Such transfer normally involves a symbiotic relationship of some kind:
- Parasitism and mutualism;
- Direct injection of genes;
- Sexual recombination;
Direct injection of genes is common among bacteria - where it is called bacterial conjugation.
In symbiology, when gene transfer is vertical (i.e. symbiont and host generations are synchronized) the interests of symbionts and hosts tend to become aligned - what is good for the host is good for the symbiont. By contrast, when gene transfer is horizontal the interests of symbionts and hosts are not aligned. This can result in stress and problems for the host. One classic (and topical) example of this is the ebola parasite. This cares little about the welfare of its host, and treats it as a reservoir of resources to be turned into more parasites as soon as possible - often killing the host in the process.
Horizontal gene transfer produces a "reticulated" (networked, web-like) phylogeny - rather than a classic tree-like shape.
Horizontal meme transfer works in a similar way to horizontal gene transfer. The symbionts involved are cultural, and their heritable material is memes. The hosts involved are often human beings - but they can also be computer systems or organizations.
Sometimes it is claimed that cultural evolution features more horizontal transfer than than is seen in the organic realm. However, actual studies of the topic tend to show that cultural evolution and DNA-based evolution are roughly similarly reticulated. Alex Mesoudi devoted a section to this topic in his 2011 book. It starts on page 90 and is titled: "But is cultural evolution treelike". He reports on work comparing the "retention index" of 21 phylogenetic trees and 21 phylomemetic trees. The cultural trees had a retention index of 0.59, whole the organic trees managed 0.61. His citation for this work is: Collard, M; Shennan, S.J.; Tehrani, J.J.; (2006) Branching versus blending in macroscale cultural evolution: A comparative study.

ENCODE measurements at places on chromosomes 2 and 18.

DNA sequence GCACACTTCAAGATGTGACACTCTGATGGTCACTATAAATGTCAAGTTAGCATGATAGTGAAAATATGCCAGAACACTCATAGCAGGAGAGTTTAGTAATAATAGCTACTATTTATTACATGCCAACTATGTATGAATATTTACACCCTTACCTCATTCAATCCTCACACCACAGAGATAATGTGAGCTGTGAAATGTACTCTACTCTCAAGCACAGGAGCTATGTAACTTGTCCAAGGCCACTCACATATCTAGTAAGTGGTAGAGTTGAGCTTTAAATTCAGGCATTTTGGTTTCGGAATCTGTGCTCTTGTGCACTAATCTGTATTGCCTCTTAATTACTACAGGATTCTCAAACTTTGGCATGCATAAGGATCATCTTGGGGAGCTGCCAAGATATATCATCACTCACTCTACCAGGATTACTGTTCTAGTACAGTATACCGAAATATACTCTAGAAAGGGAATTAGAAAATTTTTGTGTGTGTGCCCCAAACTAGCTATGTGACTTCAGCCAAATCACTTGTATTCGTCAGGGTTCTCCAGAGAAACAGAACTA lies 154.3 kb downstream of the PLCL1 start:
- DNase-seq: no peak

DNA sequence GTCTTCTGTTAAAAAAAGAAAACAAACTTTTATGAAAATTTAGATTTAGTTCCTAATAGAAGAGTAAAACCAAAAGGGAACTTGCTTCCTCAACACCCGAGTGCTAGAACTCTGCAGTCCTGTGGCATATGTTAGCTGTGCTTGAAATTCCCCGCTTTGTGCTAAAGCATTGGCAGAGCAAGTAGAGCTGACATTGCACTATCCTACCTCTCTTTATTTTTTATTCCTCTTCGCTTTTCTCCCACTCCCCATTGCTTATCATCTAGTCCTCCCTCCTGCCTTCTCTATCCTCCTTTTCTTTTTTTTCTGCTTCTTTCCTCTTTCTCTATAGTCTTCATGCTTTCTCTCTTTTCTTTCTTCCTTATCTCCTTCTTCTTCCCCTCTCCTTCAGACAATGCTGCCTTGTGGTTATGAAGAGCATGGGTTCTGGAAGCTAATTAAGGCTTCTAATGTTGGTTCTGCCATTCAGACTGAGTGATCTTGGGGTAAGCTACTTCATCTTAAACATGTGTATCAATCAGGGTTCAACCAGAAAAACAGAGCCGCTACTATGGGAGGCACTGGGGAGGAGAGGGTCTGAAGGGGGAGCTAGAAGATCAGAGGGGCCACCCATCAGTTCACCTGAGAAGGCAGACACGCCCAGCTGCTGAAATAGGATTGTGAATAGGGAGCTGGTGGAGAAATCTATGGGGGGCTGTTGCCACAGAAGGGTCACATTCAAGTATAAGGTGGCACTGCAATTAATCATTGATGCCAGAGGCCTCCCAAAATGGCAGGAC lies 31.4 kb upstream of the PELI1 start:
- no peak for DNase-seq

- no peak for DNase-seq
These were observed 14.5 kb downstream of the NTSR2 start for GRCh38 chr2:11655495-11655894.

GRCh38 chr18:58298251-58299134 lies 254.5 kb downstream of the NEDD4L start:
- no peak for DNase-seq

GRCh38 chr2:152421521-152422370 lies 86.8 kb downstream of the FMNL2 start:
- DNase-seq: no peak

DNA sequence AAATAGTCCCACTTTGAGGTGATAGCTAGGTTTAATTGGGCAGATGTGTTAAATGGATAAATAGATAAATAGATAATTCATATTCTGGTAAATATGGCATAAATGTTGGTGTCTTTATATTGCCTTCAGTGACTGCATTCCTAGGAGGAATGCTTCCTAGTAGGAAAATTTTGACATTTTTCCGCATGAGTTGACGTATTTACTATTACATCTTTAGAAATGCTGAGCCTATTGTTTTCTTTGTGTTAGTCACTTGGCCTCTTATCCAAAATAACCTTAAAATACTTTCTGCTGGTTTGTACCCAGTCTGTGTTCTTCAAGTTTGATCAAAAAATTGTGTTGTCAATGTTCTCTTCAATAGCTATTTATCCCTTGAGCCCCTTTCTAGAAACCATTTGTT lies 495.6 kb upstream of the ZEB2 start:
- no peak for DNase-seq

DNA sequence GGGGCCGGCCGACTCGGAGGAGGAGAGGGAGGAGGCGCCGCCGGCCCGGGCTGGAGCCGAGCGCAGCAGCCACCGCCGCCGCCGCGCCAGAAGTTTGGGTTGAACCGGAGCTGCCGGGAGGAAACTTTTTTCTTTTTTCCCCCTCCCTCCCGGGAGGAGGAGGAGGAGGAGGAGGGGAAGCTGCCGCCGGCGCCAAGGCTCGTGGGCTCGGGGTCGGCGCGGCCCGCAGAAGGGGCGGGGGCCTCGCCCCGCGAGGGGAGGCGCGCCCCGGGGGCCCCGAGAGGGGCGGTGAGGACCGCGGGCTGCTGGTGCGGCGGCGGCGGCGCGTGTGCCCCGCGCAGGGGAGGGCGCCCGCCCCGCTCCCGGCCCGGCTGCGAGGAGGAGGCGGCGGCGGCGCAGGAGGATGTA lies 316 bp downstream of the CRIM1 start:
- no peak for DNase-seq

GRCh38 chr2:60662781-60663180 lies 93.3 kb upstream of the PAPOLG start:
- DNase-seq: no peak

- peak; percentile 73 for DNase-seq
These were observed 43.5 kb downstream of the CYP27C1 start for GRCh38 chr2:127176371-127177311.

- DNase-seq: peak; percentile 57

Another surprisingly-common claim is that cultural evolution features horizontal and oblique meme transfer - while the organic realm, gene transfer is always vertical. For examples of this claim, see here and here. This claim is patently false.
We are currently seeing a shift from vertical meme transfer (as seen in many traditional religions) to horizontal meme transfer. Human population densities are increasing, and additionally, new meme-transfer routes are appearing - in the form of wires, optical cables, and radio waves. Consequently meme interests and the interests of the host DNA genes are likely to become increasingly different - according to standard evolutionary theory.